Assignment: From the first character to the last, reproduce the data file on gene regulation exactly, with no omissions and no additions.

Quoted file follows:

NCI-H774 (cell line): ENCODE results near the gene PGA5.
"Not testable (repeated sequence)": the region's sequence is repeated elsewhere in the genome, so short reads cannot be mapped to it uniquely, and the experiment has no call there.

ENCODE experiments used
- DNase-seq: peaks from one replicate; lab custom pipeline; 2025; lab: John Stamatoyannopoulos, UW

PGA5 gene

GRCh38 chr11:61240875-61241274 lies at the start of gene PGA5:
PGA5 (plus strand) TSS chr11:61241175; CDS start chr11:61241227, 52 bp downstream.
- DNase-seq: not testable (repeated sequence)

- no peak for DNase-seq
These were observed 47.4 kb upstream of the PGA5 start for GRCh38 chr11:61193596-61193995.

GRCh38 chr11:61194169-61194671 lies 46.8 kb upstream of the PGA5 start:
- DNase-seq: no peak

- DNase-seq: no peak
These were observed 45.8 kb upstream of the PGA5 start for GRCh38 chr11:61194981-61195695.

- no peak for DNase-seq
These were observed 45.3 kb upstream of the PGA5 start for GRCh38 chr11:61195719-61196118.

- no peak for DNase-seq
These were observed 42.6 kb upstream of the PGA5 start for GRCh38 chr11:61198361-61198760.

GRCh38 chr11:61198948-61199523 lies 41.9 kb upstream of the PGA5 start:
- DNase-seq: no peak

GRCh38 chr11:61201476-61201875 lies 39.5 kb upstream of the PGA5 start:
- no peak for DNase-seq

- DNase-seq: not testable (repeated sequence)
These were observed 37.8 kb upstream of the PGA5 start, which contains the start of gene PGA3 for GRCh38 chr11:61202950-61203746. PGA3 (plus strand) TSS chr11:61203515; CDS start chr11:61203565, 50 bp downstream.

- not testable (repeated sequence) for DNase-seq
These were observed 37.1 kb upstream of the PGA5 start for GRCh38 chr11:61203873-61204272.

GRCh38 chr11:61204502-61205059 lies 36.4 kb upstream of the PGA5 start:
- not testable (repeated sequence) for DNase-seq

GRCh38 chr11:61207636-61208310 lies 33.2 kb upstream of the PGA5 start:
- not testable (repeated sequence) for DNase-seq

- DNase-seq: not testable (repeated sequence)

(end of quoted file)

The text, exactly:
NCI-H774 (cell line): ENCODE results near the gene PGA5.
"Not testable (repeated sequence)": the region's sequence is repeated elsewhere in the genome, so short reads cannot be mapped to it uniquely, and the experiment has no call there.

ENCODE experiments used
- DNase-seq: peaks from one replicate; lab custom pipeline; 2025; lab: John Stamatoyannopoulos, UW

PGA5 gene

GRCh38 chr11:61240875-61241274 lies at the start of gene PGA5:
PGA5 (plus strand) TSS chr11:61241175; CDS start chr11:61241227, 52 bp downstream.
- DNase-seq: not testable (repeated sequence)

- no peak for DNase-seq
These were observed 47.4 kb upstream of the PGA5 start for GRCh38 chr11:61193596-61193995.

GRCh38 chr11:61194169-61194671 lies 46.8 kb upstream of the PGA5 start:
- DNase-seq: no peak

- DNase-seq: no peak
These were observed 45.8 kb upstream of the PGA5 start for GRCh38 chr11:61194981-61195695.

- no peak for DNase-seq
These were observed 45.3 kb upstream of the PGA5 start for GRCh38 chr11:61195719-61196118.

- no peak for DNase-seq
These were observed 42.6 kb upstream of the PGA5 start for GRCh38 chr11:61198361-61198760.

GRCh38 chr11:61198948-61199523 lies 41.9 kb upstream of the PGA5 start:
- DNase-seq: no peak

GRCh38 chr11:61201476-61201875 lies 39.5 kb upstream of the PGA5 start:
- no peak for DNase-seq

- DNase-seq: not testable (repeated sequence)
These were observed 37.8 kb upstream of the PGA5 start, which contains the start of gene PGA3 for GRCh38 chr11:61202950-61203746. PGA3 (plus strand) TSS chr11:61203515; CDS start chr11:61203565, 50 bp downstream.

- not testable (repeated sequence) for DNase-seq
These were observed 37.1 kb upstream of the PGA5 start for GRCh38 chr11:61203873-61204272.

GRCh38 chr11:61204502-61205059 lies 36.4 kb upstream of the PGA5 start:
- not testable (repeated sequence) for DNase-seq

GRCh38 chr11:61207636-61208310 lies 33.2 kb upstream of the PGA5 start:
- not testable (repeated sequence) for DNase-seq

- DNase-seq: not testable (repeated sequence)